Yeti boffins gutted after DNA test fingering
GLUM scientists were gutted to discover a finger thought to belong to a YETI had actually come from an ordinary human.
The mummified digit, taken from a Himalayan monastery in the 1950s, was thought to come from the abominable snowman.
But experts at the Royal Zoological Society of Scotland have now used DNA tested the artefact and have confirmed it came from a Nepal bloke.
Dr Rob Ogden said: “We had to stitch it together. We had some fragments that we put into one big sequence and then we matched that against the database and found human DNA.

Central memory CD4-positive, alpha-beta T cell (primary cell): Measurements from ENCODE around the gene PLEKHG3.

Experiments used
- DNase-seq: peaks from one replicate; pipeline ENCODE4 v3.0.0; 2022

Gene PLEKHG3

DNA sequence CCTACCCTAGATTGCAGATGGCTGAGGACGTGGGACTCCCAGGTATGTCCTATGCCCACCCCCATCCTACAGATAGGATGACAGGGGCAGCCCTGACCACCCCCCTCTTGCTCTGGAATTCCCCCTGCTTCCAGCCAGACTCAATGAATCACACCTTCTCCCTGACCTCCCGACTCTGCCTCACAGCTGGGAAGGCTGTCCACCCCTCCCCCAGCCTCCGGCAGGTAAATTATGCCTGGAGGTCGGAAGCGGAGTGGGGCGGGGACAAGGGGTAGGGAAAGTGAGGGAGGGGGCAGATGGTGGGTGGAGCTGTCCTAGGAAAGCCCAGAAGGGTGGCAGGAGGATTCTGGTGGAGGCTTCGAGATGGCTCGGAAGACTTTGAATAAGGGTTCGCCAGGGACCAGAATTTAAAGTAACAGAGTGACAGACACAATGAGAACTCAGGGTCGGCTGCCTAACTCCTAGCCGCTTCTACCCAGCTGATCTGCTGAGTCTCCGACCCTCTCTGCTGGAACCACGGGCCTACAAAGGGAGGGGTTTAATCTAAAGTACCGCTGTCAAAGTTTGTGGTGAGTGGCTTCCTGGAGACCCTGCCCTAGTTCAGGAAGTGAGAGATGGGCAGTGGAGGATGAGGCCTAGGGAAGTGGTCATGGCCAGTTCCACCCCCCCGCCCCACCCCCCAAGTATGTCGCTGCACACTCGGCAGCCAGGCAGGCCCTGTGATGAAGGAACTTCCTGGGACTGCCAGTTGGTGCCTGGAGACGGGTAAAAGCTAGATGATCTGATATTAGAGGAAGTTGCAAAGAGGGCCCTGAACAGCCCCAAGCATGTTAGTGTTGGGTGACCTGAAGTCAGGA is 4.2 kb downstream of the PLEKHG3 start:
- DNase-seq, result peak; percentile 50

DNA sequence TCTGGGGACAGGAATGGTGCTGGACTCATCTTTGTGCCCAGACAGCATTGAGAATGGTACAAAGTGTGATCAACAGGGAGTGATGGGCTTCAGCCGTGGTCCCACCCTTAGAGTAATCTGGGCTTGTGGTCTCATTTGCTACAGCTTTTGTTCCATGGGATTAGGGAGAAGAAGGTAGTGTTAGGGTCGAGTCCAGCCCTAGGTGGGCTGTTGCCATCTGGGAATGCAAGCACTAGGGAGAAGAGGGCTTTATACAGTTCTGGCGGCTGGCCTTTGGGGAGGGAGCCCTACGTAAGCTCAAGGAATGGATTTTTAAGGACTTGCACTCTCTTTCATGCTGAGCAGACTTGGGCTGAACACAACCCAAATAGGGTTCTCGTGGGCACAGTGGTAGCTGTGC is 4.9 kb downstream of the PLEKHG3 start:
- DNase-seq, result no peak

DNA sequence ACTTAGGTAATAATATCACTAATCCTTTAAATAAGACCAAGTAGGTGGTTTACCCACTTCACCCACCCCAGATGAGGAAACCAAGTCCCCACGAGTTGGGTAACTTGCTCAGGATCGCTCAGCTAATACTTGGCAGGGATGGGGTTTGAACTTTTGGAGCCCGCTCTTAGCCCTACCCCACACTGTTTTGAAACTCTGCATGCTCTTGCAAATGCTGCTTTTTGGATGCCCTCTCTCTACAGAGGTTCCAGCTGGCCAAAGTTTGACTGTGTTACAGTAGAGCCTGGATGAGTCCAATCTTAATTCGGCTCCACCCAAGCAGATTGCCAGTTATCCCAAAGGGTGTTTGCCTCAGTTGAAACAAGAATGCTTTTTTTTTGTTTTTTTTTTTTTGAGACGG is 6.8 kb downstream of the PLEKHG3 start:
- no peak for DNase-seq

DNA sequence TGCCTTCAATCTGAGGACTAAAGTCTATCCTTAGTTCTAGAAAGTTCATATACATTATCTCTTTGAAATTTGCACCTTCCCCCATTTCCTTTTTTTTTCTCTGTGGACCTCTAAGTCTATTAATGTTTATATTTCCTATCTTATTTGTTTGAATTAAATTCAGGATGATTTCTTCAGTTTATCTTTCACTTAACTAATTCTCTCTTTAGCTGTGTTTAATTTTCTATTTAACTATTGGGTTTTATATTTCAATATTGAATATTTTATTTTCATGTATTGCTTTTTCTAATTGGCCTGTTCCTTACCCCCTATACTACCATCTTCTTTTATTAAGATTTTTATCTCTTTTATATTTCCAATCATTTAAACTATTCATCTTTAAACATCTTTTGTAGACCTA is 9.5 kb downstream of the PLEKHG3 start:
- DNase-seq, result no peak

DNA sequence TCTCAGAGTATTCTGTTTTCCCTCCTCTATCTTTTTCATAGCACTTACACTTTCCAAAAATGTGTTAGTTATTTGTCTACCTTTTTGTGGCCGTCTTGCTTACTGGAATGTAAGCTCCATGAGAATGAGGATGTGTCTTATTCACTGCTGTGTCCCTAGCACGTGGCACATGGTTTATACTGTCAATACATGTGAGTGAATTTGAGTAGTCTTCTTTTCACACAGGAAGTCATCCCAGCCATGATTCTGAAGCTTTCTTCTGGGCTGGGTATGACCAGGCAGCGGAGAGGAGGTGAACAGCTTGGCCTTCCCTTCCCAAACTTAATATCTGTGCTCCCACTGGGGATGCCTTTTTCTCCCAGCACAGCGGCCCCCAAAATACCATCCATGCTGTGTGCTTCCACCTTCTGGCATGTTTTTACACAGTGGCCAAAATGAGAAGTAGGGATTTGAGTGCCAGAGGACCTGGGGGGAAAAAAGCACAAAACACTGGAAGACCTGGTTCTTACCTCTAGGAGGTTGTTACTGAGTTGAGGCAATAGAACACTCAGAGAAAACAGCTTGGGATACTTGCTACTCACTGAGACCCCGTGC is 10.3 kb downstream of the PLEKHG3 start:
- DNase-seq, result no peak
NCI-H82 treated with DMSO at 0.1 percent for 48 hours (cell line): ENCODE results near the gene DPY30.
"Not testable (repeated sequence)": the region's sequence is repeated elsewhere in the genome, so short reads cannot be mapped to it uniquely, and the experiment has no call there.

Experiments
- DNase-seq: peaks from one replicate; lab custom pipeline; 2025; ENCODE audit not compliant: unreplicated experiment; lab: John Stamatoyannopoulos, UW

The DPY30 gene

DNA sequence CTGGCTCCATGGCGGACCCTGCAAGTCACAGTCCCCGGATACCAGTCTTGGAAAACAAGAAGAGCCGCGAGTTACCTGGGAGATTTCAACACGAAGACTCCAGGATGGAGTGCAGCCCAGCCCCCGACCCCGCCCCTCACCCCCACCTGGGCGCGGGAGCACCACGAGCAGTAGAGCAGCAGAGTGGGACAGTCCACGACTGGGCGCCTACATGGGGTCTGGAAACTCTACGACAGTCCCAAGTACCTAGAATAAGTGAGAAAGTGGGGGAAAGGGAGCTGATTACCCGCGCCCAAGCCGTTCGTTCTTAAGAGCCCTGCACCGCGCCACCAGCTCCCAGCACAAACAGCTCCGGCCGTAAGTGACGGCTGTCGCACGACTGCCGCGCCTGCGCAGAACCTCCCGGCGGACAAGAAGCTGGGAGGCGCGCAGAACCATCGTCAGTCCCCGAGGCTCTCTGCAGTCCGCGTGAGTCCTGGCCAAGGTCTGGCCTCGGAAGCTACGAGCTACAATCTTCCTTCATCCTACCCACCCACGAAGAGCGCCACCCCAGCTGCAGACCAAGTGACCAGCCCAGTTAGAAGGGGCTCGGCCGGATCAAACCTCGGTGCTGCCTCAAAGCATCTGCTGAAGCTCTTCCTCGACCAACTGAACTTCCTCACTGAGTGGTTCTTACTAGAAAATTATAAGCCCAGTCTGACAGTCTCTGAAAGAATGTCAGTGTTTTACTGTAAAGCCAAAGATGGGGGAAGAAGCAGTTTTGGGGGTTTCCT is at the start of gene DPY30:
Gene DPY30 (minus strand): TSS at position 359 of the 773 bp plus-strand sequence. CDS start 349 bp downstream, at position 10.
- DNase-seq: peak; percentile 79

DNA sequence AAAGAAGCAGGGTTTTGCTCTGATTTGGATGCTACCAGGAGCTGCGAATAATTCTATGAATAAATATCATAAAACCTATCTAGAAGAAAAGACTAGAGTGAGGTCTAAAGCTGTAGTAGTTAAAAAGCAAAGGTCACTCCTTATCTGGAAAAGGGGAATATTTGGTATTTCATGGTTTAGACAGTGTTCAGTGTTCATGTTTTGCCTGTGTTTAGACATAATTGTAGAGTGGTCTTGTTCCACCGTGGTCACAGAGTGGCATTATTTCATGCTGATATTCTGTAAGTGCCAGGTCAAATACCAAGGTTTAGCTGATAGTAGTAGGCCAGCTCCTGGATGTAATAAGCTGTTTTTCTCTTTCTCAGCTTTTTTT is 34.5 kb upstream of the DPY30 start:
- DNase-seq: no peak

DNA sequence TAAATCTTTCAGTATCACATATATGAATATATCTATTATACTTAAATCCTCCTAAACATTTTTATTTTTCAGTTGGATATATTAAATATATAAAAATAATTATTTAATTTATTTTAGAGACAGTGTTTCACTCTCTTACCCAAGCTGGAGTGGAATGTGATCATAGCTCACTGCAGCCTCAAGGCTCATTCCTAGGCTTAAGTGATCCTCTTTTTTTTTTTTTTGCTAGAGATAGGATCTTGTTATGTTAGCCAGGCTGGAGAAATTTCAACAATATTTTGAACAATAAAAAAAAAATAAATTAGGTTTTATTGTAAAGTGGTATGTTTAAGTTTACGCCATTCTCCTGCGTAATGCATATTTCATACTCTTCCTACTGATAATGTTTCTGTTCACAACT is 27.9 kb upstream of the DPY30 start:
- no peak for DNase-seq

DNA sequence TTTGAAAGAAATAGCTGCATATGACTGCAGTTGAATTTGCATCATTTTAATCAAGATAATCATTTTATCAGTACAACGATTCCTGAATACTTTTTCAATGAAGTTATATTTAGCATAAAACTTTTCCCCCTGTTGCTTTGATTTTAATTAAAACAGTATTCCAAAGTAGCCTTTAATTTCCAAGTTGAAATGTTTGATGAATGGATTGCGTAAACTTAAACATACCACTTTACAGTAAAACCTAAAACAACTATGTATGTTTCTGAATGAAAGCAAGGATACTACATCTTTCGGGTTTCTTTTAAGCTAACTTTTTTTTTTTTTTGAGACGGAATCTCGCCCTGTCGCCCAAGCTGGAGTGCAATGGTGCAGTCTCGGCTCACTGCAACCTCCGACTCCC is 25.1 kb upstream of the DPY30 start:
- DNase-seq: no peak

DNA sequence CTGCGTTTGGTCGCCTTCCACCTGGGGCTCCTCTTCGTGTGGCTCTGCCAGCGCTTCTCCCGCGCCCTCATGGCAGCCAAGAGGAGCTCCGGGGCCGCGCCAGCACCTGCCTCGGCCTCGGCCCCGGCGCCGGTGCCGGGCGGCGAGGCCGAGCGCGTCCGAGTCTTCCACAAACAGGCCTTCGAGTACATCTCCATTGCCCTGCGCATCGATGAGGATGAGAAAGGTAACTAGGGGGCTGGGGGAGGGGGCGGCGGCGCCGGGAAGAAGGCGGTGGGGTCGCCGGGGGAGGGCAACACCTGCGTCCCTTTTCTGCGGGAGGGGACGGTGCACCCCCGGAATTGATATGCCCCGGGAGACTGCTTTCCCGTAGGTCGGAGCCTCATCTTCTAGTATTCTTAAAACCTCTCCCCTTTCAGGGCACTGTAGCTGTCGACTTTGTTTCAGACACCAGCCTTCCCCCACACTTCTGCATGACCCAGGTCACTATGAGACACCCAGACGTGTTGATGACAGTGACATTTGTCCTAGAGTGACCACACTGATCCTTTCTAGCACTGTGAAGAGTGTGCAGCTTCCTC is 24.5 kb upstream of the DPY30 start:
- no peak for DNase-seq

“So it wasn’t too surprising but it was obviously slightly disappointing that you hadn’t discovered something brand new.
“Human was what we were expecting and human is what we got.”
The finger, held in storage at the Royal College of Surgeons museum in London, was recently unearthed by scientists during routine catalogue work.
This prompted a new BBC documentary and the DNA testing.
Primatologist Ian Redmond said: “A Yeti finger would be longer with hair on the back.”